The imbalance of hormones that occur during menopause or perimenopause can have a very dramatic impact on a person's ability to manage even the smallest tasks. Hormone imbalance affects a person's ability to function normally, making them feel inadequate to handle the demands within day to day tasks and sometimes even causing depression.

Perimenopause is often not discussed enough in relation to women’s health. Perimenopause is defined as the time between a healthy menstrual cycle and menopause, wherein the menstrual cycle halts completely. It typically begins around the age of 35 and may last from six months to ten years before developing fully into menopause. During this time of transition, production of two important hormones, estrogen and progesterone, decline. Depending on the speed at which these hormone values drop, one may experience a slow, almost imperceptible change to bodily function or a sudden or dramatic shift.

The change in hormone values caused by perimenopause/menopause can induce a wide range of symptoms. The type and severity of symptoms is determined primarily by the values of progesterone and estrogen.

Symptoms associated with low progesterone: heavier and/or longer periods, periods occurring closer together, bloating, cramps, breast tenderness, irritability, rage, anxiety, and insomnia.

Symptoms associated with low estrogen: shorter and/or missed periods, increased fatigue, night sweats, hot flashes, sadness, heart palpitations, increased urination, vaginal dryness, painful intercourse, yeast infections, acne, osteoporosis, migraines, memory loss, and weight gain.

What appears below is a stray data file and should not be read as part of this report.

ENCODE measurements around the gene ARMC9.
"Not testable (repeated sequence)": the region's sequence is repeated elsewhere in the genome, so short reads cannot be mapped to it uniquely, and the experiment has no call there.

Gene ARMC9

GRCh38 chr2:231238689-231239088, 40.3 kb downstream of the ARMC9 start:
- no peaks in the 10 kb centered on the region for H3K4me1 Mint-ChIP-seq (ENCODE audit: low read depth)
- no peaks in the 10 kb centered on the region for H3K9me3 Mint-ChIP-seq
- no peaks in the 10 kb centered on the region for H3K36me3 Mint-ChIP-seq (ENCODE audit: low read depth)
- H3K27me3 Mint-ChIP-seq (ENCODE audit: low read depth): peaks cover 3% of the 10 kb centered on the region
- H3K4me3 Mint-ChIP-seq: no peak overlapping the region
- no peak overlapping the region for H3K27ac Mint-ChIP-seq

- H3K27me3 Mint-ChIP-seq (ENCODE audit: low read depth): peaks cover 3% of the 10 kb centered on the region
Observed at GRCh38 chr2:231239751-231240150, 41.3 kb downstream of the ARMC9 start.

Another major component of perimenopause is the degradation of ovarian follicles. These structures in the ovaries contain eggs and are a key component of female fertility. As perimenopause progresses ovarian follicles become less sensitive to follicle-stimulating hormone (FSH) meaning that ovulation, or the release of eggs, may not occur during one’s period. In response to the reduced receptivity, the pituitary gland may increase the production of FSH to encourage egg release. This action can prolong a woman’s fertile years, but it also comes with other side effects. Increased FSH values can negatively affect various systems and contribute to symptoms of perimenopause. Menopause, much like perimenopause, is a process that doesn’t occur overnight. A woman is only considered to be menopausal if a full year has passed since their last period. This means that even if a woman hasn’t had a period for eleven months if they menstruate during the twelfth month, they are still considered premenopausal.

Menopause has many of the same symptoms that occur during perimenopause. However, because of the continuous decline in progesterone, estrogen, or other hormones, more serious problems may present themselves. Some more pronounced symptoms associated with menopause include musculoskeletal issues, achiness, thinning skin, hair loss, weight gain, cardiovascular problems, reduced cognitive ability, memory loss, poor bone health, and increased urination.

In trying to diagnose menopause or perimenopause, a patient may be asked to track your symptoms and record when they occur. Your doctor will order a complete blood workup to assess your hormone levels and may also check for any other contributing factors, such as adrenal dysfunction or thyroid issues. Bioidentical hormone replacement therapy (BHRT) has been found to be a safe and effective treatment for symptoms associated with perimenopause and menopause.

Hormones in BHRT are derived from plants and are structurally identical to the hormones produced by the human body. Long-term BHRT treatment is highly encouraged due to its exceptional results in maintaining bone density, decreasing incidences of breast or uterine cancers, lowering the incidence of heart disease (stroke), and prevention of dementia.

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